Thursday, November 07, 2013

Paul Abrams: Affordable Care Act Insures Against Illness AND Bankruptcy

Wed Nov 06, 2013

We often hear politicians say that tens of millions of families are one bad diagnosis away from bankruptcy.

For once, they are not exaggerating.

Nearly 2 million peopleare expected to become bankrupt this year due to unpaid medical bills.  Without the Affordable Care Act, that would mean that 15% of the country would have declared bankruptcy in the next decade.

Based on 2007 estimates, medical-debt driven bankruptcies account for more than 60% of all personal bankruptcies.    Based upon the trends noted in 2007 compared to 2001,that percentage is likely even higher today. 

Some of those were people who had no insurance.  Whether it was because they did not bother, or could not afford it, or were excluded, is difficult to know.

But, 75% of these bankruptcies were people who actually had insurance.   Their problem is that it was not very good insurance, and so it did not cover enough of their expenses.   Moreover, there was no cap on the amount the individual would have to pay.

So, let us do a thought experiment.   How much would you be willing to pay to guarantee you would not go bankrupt because of illness?   $100/month?   $200/month?   What do you pay for auto insurance so that you are not impoverished by an accident that causes property and/or personal injury, and does not guarantee you against bankruptcy?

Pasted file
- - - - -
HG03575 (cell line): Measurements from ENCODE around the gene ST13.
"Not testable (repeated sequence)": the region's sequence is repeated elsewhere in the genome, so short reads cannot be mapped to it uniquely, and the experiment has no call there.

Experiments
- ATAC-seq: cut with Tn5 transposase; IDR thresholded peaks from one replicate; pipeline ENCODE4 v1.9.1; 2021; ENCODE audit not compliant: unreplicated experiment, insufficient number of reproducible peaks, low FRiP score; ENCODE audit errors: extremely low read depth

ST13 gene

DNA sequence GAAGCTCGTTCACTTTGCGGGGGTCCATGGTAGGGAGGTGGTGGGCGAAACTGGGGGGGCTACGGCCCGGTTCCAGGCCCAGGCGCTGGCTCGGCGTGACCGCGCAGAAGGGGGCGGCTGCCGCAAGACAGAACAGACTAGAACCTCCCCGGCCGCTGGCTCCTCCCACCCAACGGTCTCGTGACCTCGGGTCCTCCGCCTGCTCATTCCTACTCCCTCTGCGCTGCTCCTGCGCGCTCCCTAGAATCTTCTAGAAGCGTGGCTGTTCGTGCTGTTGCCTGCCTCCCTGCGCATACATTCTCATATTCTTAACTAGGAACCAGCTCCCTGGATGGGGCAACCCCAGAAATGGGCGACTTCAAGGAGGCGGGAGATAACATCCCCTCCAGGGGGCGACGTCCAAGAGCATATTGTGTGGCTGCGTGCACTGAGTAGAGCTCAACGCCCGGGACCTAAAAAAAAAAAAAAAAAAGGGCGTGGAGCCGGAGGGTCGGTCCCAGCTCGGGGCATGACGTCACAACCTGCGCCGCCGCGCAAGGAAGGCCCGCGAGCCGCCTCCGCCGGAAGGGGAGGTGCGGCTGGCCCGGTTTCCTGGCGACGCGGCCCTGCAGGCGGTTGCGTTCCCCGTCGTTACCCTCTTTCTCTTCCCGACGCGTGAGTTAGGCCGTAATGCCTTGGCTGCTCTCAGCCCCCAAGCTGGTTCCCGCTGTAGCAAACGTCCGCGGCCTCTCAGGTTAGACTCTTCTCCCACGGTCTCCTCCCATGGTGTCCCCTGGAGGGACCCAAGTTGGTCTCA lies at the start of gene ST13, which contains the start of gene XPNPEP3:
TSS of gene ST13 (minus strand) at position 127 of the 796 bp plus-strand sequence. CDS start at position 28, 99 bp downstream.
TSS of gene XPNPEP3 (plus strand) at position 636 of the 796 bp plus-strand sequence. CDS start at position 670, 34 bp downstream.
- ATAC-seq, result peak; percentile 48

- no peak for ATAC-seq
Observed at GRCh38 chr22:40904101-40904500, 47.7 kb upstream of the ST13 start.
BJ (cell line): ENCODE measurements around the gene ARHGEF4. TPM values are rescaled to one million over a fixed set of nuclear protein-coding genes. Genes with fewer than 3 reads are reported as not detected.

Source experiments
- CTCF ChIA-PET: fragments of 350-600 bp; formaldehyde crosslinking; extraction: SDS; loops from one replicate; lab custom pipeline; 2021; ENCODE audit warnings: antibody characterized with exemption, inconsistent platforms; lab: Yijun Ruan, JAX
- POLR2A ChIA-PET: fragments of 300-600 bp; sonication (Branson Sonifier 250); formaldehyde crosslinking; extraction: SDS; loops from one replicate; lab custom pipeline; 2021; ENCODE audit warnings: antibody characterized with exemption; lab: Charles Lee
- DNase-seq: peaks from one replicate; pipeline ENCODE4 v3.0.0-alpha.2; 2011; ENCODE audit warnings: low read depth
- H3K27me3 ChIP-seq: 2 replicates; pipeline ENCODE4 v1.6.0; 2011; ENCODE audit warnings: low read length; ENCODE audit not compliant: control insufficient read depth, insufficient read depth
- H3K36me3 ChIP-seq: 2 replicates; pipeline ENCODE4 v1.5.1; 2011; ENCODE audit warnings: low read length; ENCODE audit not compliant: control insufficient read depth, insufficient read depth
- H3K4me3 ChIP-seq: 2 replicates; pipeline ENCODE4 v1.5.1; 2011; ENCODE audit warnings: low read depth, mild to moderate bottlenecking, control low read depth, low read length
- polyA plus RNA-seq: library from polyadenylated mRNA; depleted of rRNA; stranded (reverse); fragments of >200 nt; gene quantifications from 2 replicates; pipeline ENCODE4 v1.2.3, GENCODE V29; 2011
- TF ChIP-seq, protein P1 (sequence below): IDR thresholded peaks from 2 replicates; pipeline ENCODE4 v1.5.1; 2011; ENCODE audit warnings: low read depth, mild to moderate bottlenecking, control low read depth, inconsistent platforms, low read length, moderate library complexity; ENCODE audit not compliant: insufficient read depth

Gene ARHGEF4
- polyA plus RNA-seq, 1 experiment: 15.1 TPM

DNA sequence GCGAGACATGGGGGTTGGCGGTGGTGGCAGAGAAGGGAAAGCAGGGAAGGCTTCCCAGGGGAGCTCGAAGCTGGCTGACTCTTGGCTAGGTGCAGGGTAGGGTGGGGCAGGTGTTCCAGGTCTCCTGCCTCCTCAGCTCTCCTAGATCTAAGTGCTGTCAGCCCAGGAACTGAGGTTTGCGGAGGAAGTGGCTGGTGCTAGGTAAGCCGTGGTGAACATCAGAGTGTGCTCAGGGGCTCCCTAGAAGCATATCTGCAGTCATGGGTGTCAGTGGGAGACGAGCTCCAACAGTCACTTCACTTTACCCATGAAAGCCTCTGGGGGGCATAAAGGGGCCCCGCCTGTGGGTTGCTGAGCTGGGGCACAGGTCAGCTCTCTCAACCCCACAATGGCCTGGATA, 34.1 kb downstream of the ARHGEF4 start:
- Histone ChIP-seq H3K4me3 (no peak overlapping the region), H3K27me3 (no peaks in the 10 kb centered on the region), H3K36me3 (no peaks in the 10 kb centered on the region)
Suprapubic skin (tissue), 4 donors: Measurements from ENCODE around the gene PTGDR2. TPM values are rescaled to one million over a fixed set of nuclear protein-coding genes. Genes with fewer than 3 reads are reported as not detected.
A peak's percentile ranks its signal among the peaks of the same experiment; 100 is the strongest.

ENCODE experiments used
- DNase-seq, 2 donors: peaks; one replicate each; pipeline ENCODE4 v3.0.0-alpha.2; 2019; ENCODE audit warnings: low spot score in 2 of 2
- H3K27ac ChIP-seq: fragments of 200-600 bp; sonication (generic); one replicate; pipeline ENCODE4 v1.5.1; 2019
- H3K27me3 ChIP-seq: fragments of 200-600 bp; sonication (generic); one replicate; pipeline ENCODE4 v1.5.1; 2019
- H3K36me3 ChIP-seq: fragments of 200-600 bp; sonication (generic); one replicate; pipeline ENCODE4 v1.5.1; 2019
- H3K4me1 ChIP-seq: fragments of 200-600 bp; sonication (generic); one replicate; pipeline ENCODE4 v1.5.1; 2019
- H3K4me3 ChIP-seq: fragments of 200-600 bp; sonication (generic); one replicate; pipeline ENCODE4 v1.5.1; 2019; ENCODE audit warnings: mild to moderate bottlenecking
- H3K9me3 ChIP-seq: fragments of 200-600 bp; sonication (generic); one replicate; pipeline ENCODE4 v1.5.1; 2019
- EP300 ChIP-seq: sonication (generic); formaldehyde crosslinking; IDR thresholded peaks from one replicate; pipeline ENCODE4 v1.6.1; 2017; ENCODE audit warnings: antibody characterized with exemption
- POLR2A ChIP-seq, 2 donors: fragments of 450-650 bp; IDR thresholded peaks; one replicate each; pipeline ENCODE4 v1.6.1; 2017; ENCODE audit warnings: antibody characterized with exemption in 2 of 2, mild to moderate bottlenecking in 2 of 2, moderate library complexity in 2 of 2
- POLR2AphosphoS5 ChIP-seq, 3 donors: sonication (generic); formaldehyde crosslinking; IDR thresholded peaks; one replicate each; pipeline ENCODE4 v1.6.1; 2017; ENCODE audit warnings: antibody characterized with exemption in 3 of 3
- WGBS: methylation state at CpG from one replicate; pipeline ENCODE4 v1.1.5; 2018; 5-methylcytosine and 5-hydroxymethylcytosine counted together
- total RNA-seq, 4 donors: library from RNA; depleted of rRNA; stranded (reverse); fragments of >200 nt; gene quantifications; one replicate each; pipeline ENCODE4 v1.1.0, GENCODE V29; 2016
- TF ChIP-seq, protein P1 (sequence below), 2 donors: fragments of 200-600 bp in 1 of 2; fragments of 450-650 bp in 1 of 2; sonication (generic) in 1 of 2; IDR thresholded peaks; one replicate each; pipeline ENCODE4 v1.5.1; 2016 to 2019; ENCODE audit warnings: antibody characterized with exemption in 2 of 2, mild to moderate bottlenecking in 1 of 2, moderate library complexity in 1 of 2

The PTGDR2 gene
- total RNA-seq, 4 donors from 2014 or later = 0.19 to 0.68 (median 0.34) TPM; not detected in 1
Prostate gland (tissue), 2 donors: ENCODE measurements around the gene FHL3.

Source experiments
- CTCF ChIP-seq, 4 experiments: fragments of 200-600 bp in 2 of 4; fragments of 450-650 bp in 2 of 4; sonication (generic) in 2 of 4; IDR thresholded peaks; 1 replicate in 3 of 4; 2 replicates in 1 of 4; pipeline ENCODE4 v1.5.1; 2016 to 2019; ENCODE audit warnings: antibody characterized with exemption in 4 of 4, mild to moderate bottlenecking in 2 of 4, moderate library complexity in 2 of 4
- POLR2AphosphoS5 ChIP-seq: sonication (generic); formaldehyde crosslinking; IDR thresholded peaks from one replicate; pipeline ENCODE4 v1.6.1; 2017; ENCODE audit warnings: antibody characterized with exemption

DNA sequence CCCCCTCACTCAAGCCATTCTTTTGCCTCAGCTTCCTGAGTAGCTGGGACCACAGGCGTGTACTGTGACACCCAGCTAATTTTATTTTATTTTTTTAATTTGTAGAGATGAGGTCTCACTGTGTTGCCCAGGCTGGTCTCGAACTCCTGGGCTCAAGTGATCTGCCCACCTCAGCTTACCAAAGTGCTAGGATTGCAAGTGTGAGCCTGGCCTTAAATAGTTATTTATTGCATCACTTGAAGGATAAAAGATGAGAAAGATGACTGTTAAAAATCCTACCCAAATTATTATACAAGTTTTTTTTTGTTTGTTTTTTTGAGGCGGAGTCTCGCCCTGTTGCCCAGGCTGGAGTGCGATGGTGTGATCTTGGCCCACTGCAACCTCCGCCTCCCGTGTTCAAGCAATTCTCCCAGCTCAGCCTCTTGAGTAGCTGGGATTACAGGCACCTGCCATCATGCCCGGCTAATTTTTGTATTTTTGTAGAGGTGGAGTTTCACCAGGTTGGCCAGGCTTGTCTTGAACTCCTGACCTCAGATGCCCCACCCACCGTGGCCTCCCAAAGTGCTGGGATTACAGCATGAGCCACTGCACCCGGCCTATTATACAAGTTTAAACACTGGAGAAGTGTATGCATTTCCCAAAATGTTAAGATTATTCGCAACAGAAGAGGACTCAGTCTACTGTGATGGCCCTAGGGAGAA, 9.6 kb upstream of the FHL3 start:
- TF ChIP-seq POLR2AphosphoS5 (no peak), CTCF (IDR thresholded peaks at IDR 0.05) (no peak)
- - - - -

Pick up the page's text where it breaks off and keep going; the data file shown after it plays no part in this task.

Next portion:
Whatever that amount is, one should subtract it from whatever premium one pays for health care under the Affordable Care Act.

Why?  Because the Affordable Care Act provides additional coverage for healthcare expenses, for prevention, for physical examinations, over and above its guarantee against bankruptcy.   So, if one would pay, say, $150/month for bankruptcy protection in case one gets an illness that is expensive to treat, then the rest of the premium insures for other health expenses.

Dianne Barrette, CBS's "victim", who now says she would "jump at the chance for an Obamacare policy", is a case in point.  True, she pays just $54/month today for "health insurance".  But, what does it insure?  Nothing, really.   Just $50 for an office visit, and $15 for drugs.   All other expenses from diagnostic tests to hospital costs to other treatment costs must be paid by her.  On her $30,000/year salary, if she gets sick, she could be sunk.

For another $50/month under the Affordable Care Act, however, her total exposure to medical costs is limited to $6250.  After that the insurance picks up 100% of her costs.  [These are estimates based upon the Kaiser Permanente calculator, lifted from the linked article.]

Or, for another $50/month ($150/month total), she can get office visits, "diagnostic visits" (evaluating specific complaints),  and the first $500 of tests (X-rays, lab tests, etc) covered.   If one is reasonably healthy, and does not think the medical expenses will be great, that is not a bad deal.  Her extra "$50/month" would be largely offset if she had a single MRI or CT-scan, or a battery of lab tests and some routine X-rays.   AND, she would be protected against bankruptcy.  If she were willing to pay $100/month for bankruptcy protection alone, her true cost for healthcare coverage is $50/month.  [Same qualifier as above].

Even the lowest of the bronze plans under the Affordable Care Act sets a cap, and not too high a cap, for the amount an individual needs to pay.   Although they may have high deductibles ($6, $8, $10,000), once that deductible is reached, and the cap is breached, the insurance pays everything else.

Moreover, one cannot be dropped from coverage and thus lose insurance completely.  Nor can one be excluded next year because one had an illness.

In 2007, three-quarters of the personal bankruptcies due to medical expenses were from people who had health insurance.

Starting in 2014, thanks to the Affordable Care Act, that percentage will become zero.